TELANDER: McCown holding up his end
BY RICK TELANDER firstname.lastname@example.org | @ricktelander November 24, 2013 8:11PM
Updated: November 24, 2013 9:19PM
ST. LOUIS — Who would’ve guessed that losing starting quarterback Jay Cutler to injury wouldn’t be that big a deal?
You look down the Bears’ bench and see journeyman Josh McCown, 34, strapping on the melon bucket, and you cringe in fear.
But guess what?
McCown, who has started three games and played in two others, is the least of the Bears’ worries these days.
Indeed, the humble vet with the huge cross tattooed on his right upper arm and shoulder won the first two games he started. And he played well enough Sunday in the Edward Jones Dome to have beaten the Rams, too.
Stats don’t mean everything, but they mean something, and McCown’s were excellent.
He completed 36 of 47 passes for 352 yards, two touchdowns and one interception, his first of the year, in the Bears’ 42-21 loss. He spread the ball to seven receivers and had a short TD pass to tight end Martellus Bennett nullified when tackle Jermon Bushrod was flagged for holding.
His passer rating of 102.4 was very good, and it would’ve been an outstanding 113.0 if he hadn’t tossed the ball that free safety Rodney McLeod wrestled away from wide receiver Alshon Jeffery on the Bears’ last offensive play.
When your team is down by 21 with 90 seconds to play, you can be excused for making a mistake of urgency like that.
‘‘I can give you a better evaluation [Monday after film], but I thought McCown played tough, hung in there,’’ coach Marc Trestman said. ‘‘He tried to force it [the pickoff] in there.”
Well, yes, he did. But that was his first interception in 148 passes this season, and he has completed 65.5 percent of his throws and has a cumulative 100.8 rating.
The numbers are all good.
But what can a career backup do when he watches scores called back and gets blasted several times by the Rams’ dynamic pass rush? The Bears’ defense suddenly seems to be as passive and confused as an old lady who has been Tasered.
Give up 258 yards rushing? Yow.
‘‘It was a track meet out there today,’’ said Trestman, without adding that the Bears were the guys holding the finish string and clearing synthetic dirt from their faces.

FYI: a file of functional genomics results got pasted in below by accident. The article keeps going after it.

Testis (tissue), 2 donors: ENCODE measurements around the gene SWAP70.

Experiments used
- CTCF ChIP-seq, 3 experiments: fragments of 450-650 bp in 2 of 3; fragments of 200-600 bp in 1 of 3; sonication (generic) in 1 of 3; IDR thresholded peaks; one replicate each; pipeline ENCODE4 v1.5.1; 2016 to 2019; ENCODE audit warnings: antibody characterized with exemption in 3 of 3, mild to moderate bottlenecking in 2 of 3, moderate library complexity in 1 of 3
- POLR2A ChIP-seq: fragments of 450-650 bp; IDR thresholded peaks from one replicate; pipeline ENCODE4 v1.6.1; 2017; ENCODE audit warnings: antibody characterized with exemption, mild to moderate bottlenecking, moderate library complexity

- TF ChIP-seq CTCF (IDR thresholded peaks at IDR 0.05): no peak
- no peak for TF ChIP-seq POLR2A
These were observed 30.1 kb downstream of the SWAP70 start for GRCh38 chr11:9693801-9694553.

And then there were the penalties — more flags than a U.N. display, and most on the offense.
The mayhem featured guard Kyle Long, who went so bat-bleep crazy after a play that his older brother, Chris, the Rams’ heavily tattooed defensive end, had to rush in off the sideline to yank him out of trouble. (Oh, and if you missed dad Howie Long, the Hall of Famer and football TV host, talking severely with Kyle in the stadium tunnel after the game, you missed a wonderful lesson in family therapy.)
But, seriously, what is a quarterback to do in such circumstances?
McCown, who ran a 4.5-plus in the 40 and had a 38½-inch vertical at the NFL combine many years ago, is a surprisingly agile and elusive quarterback. He can extend plays by scrambling a bit and checking down to find secondary receivers.
But it doesn’t help much when you extend a play only to get steamrolled by 6-5, 326-pound defensive tackle Michael Brockers. Brockers got a roughing-the-passer call on the play, but a number of us watching thought we might have witnessed the end of the McCown Era as it relates to being intact and unhospitalized.
McCown’s pale body in the locker room looked like it had been massaged with roof shingles. He also had scrapes on his neck, cheek and nose tip.
‘‘What stands out is their speed,’’ he said of the Rams’ D-line. ‘‘They’re just so fast. The sky is the limit for those guys.’’
You just hoped that limit didn’t include a funeral for the fill-in QB.
But nothing really offends McCown, not even his own offensive-line play. He called it a ‘‘privilege’’ to work with those big dudes in this offense. And he feels comfortable leading them into play. But he is not your Bears starter, folks.
‘‘To be clear, I’m the backup,’’ he declared once again. ‘‘And I’m just playing right now.’’
All he needs is for his starting teammates to play along with him.